Gregor Schlierenzauer

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Gregor Schlierenzauer
FIS Ski Jumping World Cup 2014 - Engelberg - 20141220 - Gregor Schlierenzauer 2.jpg
Schlierenzauer in Engelberg, 2014
Country  Austria
Born (1990-01-07) 7 January 1990 (age 27)
Innsbruck, Austria
Height 1.80 m (5 ft 11 in)
Ski club SV Innsbruck–Bergisel
Personal best 243.5 m (799 ft)
Vikersund, 12 February 2011
World Cup career
Seasons 2006–present
Individual wins 53
Team wins 16
Indiv. podiums 88
Team podiums 34
Yellow bibs 44
Indiv. starts 222
Team starts 42
Overall titles 2 (2009, 2013)
Four Hills titles 2 (2012, 2013)
Ski Flying titles 3 (2009, 2011, 2013)
Nordic titles 2 (2008, 2009)
Updated on 26 March 2017.

Gregor Schlierenzauer (pronounced [ˈʃliːʁənt͡saʊ̯ɐ]; born 7 January 1990) is an Austrian ski jumper. He is one of the sport's most successful athletes of all time, having won the Ski Jumping World Cup, Four Hills Tournament, and Nordic Tournament twice each; the Ski Flying World Cup three times; as well as four medals at the Winter Olympics, five at the Ski Flying World Championships, and twelve at the Ski Jumping World Championships.

During his victorious 2008/09 World Cup season, Schlierenzauer set a number of ski jumping records, including surpassing Janne Ahonen's record of twelve individual World Cup wins with thirteen; and also tying Ahonen, Matti Hautamäki, and Thomas Morgenstern's record of six consecutive individual wins in a single season. On 26 January 2013, Schlierenzauer equalled Matti Nykänen's long-standing record of 46 individual World Cup wins, and currently has 53 to his name as of March 2017,[1] which is a record shared with Sara Takanashi.

Early and personal life[edit]

Gregor Schlierenzauer was born on 7 January 1990 in Innsbruck, Tyrol, to Paul and Angelika Schlierenzauer.[2] The second of three children, he has an older sister, Gloria, and a younger brother, Lukas. His uncle is Markus Prock, the winner of three Winter Olympic medals in men's luge, who settled him a contract with Fischer Skis in 2001 and a few years later with Red Bull. Schlierenzauer is deaf in the left ear from birth.[2] At age eight, Schlierenzauer began training in ski jumping at SV Innsbruck–Bergisel club. He attended an ordinary Austrian grammar school, however, due to tight schedules in both sport and school, he had problems keeping up with his class work. Schlierenzauer then enrolled at Skigymnasium Stams in Austria, the world's oldest ski-sport training center and boarding secondary school. He currently resides in Fulpmes, Tyrol.[2]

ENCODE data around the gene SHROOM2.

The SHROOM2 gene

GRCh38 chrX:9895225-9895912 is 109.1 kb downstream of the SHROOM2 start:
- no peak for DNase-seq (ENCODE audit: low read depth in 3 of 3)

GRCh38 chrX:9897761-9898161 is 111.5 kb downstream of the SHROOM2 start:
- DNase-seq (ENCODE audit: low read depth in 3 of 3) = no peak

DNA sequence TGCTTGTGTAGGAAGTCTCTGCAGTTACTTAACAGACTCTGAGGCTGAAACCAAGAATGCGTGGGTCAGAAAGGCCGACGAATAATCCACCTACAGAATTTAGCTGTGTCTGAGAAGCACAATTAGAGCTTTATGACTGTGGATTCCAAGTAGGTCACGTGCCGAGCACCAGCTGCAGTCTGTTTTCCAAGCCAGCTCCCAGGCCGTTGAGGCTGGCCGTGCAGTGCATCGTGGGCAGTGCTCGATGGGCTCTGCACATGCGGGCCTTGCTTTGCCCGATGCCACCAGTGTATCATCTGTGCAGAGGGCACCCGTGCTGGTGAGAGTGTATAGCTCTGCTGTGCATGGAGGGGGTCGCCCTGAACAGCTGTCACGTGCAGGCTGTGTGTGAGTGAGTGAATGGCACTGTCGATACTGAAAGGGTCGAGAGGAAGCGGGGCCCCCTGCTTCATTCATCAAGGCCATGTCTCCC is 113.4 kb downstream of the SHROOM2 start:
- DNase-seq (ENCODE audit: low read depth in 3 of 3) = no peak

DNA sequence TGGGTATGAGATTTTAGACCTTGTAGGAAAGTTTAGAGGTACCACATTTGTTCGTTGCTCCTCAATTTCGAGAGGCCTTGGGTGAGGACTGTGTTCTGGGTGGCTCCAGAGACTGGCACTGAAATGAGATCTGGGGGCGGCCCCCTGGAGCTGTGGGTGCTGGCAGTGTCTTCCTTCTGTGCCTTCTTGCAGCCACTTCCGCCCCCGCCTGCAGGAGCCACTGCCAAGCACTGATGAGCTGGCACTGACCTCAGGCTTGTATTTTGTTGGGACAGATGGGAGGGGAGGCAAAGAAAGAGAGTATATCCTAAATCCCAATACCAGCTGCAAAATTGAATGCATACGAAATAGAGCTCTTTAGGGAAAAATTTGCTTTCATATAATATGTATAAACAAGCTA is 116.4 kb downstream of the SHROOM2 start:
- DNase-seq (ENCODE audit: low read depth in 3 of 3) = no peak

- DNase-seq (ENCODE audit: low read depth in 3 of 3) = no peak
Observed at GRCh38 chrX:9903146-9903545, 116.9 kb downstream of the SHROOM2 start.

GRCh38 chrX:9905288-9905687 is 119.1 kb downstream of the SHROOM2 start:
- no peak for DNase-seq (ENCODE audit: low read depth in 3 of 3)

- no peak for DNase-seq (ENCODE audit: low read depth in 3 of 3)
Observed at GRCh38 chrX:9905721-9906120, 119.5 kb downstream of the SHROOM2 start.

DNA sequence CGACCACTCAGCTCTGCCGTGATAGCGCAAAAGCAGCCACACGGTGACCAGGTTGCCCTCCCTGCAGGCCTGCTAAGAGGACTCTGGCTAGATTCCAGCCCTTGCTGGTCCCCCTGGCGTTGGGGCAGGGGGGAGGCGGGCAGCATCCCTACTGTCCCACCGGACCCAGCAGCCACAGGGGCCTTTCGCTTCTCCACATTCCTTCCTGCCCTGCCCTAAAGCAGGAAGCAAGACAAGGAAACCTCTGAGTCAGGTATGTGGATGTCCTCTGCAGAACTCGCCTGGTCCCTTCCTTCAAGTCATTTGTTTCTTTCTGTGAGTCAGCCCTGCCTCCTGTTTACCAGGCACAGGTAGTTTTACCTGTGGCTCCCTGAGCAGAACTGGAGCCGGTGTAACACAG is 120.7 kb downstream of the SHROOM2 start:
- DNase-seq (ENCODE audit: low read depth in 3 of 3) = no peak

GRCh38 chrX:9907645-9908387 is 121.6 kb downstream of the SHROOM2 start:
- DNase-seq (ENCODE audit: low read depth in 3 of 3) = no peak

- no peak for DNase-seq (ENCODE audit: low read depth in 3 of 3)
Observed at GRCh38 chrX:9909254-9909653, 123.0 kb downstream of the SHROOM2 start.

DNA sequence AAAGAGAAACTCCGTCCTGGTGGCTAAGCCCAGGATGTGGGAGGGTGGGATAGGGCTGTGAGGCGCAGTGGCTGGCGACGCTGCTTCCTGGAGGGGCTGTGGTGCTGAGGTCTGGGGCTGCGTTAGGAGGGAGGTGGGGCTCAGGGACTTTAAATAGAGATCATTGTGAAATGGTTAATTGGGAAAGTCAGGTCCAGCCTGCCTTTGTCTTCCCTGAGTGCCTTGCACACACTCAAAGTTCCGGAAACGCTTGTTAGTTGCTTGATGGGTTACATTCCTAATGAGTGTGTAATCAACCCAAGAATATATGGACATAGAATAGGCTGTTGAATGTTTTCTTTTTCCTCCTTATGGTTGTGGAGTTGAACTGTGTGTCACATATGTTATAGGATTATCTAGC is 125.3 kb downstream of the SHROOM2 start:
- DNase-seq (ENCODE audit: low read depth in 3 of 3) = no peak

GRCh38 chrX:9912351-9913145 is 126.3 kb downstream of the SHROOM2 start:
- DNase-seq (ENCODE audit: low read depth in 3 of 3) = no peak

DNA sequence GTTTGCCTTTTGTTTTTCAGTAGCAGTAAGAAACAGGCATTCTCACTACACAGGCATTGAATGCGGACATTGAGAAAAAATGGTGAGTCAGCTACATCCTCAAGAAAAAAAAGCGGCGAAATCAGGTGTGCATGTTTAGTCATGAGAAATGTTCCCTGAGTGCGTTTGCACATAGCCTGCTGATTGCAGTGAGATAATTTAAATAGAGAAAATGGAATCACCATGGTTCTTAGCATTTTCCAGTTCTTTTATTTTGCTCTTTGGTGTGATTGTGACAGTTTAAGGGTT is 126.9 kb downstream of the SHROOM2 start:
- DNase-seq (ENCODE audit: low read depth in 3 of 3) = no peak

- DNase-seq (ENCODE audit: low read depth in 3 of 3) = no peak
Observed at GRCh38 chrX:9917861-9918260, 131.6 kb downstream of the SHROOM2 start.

Schlierenzauer began competing professionally in the 2005/06 season in the Continental Cup, then only fifteen years old. In February 2006, he won the gold medal at the Junior World Championships in Kranj, Slovenia and then Alex Pointner, the coach of the Austrian professional team, called him to compete in the World Cup. Schlierenzauer debuted in the World Cup finishing in 24th place at the Holmenkollen Ski Festival on 12 March 2006.[3]

Ski jumping career[edit]

2006/07 World Cup[edit]